SARAJEVO (Reuters) – The United Nation’s new war crimes prosecutor called on Friday for the arrest of Radovan Karadzic and Ratko Mladic, the two top war crimes suspects from the Balkan wars of the 1990s.
Serge Brammertz, who took over in January from Carla del Ponte as U.N. chief prosecutor, said during his first visit to Bosnia that the U.N. war crimes tribunal should not close down until all remaining fugitives were brought to justice.
The International Criminal Tribunal for the Former Yugoslavia (ICTY), set up in 1993 to try war crimes suspects from the wars that followed the break-up of the former socialist federation, is slated to close down in 2010.
“The international community in general and the countries in the region have to do everything they can so that fugitive war criminals, in particular Radovan Karadzic and Ratko Mladic, are arrested,” Brammertz told a news conference in Sarajevo.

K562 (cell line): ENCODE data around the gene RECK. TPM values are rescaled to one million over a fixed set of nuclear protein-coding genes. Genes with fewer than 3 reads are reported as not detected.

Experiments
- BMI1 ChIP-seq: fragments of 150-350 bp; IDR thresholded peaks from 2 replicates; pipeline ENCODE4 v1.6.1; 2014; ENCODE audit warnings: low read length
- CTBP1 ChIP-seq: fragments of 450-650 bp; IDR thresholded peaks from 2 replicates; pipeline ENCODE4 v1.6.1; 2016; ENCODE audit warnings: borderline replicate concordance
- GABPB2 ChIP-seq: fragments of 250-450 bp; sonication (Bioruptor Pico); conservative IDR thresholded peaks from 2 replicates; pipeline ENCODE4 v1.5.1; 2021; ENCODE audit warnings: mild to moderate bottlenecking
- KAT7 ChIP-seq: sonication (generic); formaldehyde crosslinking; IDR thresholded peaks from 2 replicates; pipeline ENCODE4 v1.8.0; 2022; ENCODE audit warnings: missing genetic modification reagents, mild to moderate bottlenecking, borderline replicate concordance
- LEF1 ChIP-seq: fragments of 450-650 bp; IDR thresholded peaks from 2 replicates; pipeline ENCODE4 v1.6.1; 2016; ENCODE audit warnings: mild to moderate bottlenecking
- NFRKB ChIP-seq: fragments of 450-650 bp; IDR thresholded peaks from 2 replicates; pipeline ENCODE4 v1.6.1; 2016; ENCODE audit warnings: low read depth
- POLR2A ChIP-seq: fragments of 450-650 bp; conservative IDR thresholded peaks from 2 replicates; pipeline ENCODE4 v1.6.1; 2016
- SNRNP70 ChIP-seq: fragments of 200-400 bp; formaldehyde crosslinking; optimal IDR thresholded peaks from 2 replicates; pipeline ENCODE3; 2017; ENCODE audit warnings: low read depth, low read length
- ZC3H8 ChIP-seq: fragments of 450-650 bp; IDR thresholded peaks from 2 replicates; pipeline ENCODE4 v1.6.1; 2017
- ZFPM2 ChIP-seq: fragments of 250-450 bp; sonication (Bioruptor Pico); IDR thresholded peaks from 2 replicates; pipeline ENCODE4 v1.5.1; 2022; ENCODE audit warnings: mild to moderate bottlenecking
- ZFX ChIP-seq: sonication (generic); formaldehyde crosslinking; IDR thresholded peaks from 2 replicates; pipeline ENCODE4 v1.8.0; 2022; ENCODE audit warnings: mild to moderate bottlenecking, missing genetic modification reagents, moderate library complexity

“It is difficult for me to imagine that the tribunal could close its doors without these persons prosecuted,” he added.
Bosnian Serb wartime leader Karadzic and his military commander Mladic are indicted for genocide over the 1995 Srebrenica massacre of 8,000 Muslims and the 43-month siege of Sarajevo, in which some 11,000 people were killed.
Both men are at large nearly 13 years after being indicted. Mladic is believed to be under the protection of his loyalists in Serbia and Karadzic’s whereabouts are not known.
Other remaining fugitives are Bosnian Serb Stojan Zupljanin and Croatian Serb Goran Hadzic.
Del Ponte left the job disappointed that she failed to win the battle for their arrest after years of fight.
The outspoken Swiss prosecutor visited Belgrade 20 times during her eight-year tenure. She accused Serbia of deliberately failing to arrest the two men and urged the European Union to make their handover a condition for Serbia’s accession.
Brammertz said he planned to visit Serbia soon to assess its level of the cooperation with the Hague tribunal.